Niels Bantilan

Pandera Joins

I created Pandera at the beginning of 2019 with the initial kernel of an idea: “What if I could type-check my dataframes?” At the time, I was an ML engineer and recovering data scientist who worked with pandas dataframes all day, every day. I would explore, analyze and train models from tabular data, and I was burned many times by the inconsistencies and idiosyncrasies of real-world, enterprise data.

This kind of data is heterogeneous and messy: dates that would show up as strings; fields with null values that shouldn’t be there; and arrays of numbers that should be positive, but somehow a -1000 would inexplicably pop up now and again. This happened so frequently that I set out to fashion some oven mitts so that I wouldn’t be burned again.

Copied to clipboard!
# my oven mitts 🧤
import pandas as pd
import pandera as pa
from pandera.typing import Series

class Dataset(pa.SchemaModel):
    created_at: Series[pd.Timestamp]
    item_name: Series[str] = pa.Field(nullable=False)
    item_price: Series[float] = pa.Field(gt=0)

As many projects do, Pandera started off as something that scratched my own itch, and I’ve been maintaining it in my spare time with a group of amazing community of open source contributors. Pandera community: If any of you are reading this, I’d like to express my gratitude for all your contributions, questions, and feedback that’s allowed Pandera to grow beyond its original scope and scale!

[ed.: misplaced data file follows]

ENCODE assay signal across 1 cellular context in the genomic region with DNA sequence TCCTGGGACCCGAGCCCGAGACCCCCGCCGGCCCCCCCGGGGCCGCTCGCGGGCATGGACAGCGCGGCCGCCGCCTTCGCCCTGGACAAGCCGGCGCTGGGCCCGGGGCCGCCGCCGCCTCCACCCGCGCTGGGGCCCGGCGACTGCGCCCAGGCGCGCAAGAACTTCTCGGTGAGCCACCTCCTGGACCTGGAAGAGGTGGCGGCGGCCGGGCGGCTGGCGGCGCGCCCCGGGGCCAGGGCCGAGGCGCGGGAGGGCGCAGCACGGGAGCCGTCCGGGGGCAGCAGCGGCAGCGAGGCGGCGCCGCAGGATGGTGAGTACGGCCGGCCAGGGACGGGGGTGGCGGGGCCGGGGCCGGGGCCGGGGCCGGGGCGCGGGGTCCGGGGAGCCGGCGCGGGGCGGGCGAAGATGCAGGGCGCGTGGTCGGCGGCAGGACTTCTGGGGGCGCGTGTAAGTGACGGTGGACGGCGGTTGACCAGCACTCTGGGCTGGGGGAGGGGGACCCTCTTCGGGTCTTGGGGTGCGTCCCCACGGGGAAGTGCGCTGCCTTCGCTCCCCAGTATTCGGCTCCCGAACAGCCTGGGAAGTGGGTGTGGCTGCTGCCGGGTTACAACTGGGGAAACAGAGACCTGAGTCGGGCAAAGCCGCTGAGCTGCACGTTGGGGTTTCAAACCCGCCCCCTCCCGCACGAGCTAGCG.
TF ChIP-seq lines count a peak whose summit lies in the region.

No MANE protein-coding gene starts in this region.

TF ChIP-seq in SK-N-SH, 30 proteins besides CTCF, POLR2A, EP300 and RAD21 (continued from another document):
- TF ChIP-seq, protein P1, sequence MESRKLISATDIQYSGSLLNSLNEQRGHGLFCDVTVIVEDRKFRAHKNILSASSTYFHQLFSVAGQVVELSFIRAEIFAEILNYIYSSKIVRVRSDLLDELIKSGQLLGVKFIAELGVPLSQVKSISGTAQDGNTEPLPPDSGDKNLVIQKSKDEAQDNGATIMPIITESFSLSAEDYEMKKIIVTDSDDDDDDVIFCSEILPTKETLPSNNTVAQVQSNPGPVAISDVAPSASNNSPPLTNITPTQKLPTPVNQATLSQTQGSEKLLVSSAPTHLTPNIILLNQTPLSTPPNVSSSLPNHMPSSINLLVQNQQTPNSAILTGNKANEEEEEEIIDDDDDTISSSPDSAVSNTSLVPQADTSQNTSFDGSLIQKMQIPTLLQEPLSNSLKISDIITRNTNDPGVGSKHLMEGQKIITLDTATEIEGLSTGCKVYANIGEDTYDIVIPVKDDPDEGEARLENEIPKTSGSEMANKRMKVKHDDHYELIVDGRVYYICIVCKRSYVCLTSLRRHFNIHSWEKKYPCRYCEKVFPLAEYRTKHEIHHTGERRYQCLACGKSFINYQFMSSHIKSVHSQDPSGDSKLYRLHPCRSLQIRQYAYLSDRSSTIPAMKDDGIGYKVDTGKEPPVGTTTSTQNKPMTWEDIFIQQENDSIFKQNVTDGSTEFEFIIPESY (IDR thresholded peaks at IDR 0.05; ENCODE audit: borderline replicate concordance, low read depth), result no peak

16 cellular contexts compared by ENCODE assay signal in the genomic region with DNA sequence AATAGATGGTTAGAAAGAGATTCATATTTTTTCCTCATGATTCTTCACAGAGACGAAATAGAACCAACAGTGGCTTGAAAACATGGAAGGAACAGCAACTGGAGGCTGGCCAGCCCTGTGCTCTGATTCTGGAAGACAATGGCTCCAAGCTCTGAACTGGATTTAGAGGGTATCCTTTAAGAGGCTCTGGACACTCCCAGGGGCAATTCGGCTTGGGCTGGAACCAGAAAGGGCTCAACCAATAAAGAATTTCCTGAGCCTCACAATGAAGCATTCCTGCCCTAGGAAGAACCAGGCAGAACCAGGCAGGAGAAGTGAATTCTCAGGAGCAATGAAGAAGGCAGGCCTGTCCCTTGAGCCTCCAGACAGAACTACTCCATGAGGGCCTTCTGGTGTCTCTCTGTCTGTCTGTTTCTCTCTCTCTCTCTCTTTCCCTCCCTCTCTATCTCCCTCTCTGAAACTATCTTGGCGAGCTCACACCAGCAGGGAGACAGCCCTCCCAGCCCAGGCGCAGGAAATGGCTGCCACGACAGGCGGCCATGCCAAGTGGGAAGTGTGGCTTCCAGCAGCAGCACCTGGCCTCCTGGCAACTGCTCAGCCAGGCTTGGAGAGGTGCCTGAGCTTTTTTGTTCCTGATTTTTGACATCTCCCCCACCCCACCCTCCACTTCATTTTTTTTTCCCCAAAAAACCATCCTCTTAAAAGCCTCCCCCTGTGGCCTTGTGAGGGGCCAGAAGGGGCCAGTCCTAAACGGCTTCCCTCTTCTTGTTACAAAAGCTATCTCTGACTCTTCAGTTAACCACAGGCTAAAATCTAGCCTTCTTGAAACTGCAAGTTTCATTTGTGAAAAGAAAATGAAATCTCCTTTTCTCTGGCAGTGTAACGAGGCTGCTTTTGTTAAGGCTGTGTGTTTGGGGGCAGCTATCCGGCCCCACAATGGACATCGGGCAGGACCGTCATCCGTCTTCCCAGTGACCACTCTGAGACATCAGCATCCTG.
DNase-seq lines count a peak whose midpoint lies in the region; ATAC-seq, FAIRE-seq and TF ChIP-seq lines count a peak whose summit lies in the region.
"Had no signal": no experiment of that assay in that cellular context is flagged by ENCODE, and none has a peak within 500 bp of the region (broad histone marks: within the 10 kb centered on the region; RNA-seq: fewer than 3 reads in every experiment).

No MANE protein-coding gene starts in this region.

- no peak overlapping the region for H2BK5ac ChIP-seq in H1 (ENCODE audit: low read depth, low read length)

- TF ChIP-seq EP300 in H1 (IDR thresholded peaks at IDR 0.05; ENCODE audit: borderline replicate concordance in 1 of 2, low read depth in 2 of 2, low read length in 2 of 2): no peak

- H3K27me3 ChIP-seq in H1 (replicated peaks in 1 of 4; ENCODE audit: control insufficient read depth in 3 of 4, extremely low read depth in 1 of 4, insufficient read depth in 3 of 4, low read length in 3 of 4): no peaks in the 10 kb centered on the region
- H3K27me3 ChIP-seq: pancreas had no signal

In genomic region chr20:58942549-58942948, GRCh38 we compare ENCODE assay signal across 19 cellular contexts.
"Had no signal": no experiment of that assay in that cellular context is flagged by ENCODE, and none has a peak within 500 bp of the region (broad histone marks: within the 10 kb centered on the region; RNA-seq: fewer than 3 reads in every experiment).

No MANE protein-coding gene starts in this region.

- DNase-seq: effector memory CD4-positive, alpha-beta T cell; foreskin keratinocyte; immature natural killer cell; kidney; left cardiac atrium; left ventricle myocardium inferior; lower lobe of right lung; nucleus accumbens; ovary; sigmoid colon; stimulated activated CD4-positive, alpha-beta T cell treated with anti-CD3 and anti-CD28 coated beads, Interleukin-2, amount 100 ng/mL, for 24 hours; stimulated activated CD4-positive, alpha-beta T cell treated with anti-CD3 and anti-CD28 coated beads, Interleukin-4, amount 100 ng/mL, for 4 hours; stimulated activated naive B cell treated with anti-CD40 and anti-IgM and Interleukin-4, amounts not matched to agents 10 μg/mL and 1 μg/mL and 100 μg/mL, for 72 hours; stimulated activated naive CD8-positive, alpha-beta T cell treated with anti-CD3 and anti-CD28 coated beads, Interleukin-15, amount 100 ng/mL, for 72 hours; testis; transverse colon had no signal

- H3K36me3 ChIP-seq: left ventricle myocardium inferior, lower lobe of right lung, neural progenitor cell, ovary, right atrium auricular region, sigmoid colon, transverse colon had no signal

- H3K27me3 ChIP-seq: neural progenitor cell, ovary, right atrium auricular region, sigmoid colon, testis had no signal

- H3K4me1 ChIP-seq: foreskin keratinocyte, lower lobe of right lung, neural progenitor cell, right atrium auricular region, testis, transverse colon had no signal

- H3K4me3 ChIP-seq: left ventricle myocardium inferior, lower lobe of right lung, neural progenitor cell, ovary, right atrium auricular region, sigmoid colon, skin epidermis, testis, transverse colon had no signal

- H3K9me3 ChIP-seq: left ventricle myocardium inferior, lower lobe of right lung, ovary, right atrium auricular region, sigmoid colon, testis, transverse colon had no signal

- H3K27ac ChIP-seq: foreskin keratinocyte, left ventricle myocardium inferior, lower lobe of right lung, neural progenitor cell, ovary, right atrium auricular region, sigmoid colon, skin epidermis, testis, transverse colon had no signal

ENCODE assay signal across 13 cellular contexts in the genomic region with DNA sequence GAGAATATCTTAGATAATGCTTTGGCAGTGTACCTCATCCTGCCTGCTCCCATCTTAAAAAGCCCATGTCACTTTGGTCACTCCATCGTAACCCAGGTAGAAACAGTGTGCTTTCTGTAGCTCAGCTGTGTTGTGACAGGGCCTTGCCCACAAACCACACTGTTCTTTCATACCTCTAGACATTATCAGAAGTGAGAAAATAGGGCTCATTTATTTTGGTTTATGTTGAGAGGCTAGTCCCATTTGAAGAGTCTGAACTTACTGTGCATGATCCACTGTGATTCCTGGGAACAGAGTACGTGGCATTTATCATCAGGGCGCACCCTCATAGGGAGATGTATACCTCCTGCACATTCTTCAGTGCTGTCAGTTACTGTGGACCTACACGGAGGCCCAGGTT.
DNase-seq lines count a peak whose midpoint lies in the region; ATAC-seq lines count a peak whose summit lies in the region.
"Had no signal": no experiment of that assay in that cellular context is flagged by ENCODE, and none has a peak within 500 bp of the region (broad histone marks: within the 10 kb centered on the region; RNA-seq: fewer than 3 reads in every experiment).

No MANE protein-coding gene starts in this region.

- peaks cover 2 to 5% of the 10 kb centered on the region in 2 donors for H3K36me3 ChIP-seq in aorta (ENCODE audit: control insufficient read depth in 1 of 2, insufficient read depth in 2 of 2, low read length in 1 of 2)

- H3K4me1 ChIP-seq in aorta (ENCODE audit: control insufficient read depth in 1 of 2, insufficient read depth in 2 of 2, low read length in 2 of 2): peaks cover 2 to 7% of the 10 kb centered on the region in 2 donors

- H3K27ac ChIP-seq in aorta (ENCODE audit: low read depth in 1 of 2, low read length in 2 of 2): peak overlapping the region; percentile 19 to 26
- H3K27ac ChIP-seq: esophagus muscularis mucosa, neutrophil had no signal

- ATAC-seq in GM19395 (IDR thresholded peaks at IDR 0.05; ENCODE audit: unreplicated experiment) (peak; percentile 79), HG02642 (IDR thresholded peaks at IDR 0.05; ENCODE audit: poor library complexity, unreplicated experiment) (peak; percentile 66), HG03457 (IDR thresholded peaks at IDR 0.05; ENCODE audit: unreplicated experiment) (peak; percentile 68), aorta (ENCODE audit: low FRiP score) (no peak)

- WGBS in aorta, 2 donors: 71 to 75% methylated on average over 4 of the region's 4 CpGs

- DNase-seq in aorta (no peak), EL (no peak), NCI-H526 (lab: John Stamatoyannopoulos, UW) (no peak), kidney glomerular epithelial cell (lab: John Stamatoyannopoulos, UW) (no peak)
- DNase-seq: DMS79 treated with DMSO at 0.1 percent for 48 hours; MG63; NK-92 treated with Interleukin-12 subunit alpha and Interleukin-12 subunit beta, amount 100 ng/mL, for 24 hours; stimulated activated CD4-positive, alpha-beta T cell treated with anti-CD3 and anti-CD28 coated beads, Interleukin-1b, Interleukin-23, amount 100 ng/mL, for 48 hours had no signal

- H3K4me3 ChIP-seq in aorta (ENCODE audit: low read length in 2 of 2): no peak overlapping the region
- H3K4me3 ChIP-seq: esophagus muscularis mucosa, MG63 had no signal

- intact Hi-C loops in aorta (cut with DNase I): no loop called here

But now, I’m happy to say, three years, 60+ contributors, 1,600+ github stars, and 4 million downloads later, Pandera is joining as an open-source ecosystem project 🎉.

In this front, I’m also excited to announce that I’ll be taking on the role of Chief ML Engineer at, where I’ll be shepherding projects like Pandera and UnionML to help realize’s mission.


I joined in the beginning of 2021 because I fundamentally believe that intuitive, flexible, and expressive tools manifest and expand the latent capabilities of a technology, broadening its user base beyond the specialists who originally developed it.

As the principal maintainer of Flyte, an open-source data- and machine learning-aware orchestration platform,’s mission is to enable builders to unlock value from their data through unified orchestration.

What does this mission mean exactly? To me, it speaks to the untapped potential of combining data with machine learning in order to achieve things like digitizing the world into 3D map, coordinating deep financial analytics at an enterprise scale, and facilitating scientific discoveries in biology with protein folding models.

This mission resonates with me in such a deep way that it only made sense that Pandera fits naturally into’s ecosystem of products. This is because, if you agree that machine learning is already catalyzing a paradigm shift in how we build software, then high quality data is the most precious resource to fully realize its potential.

Data quality as a first-class concern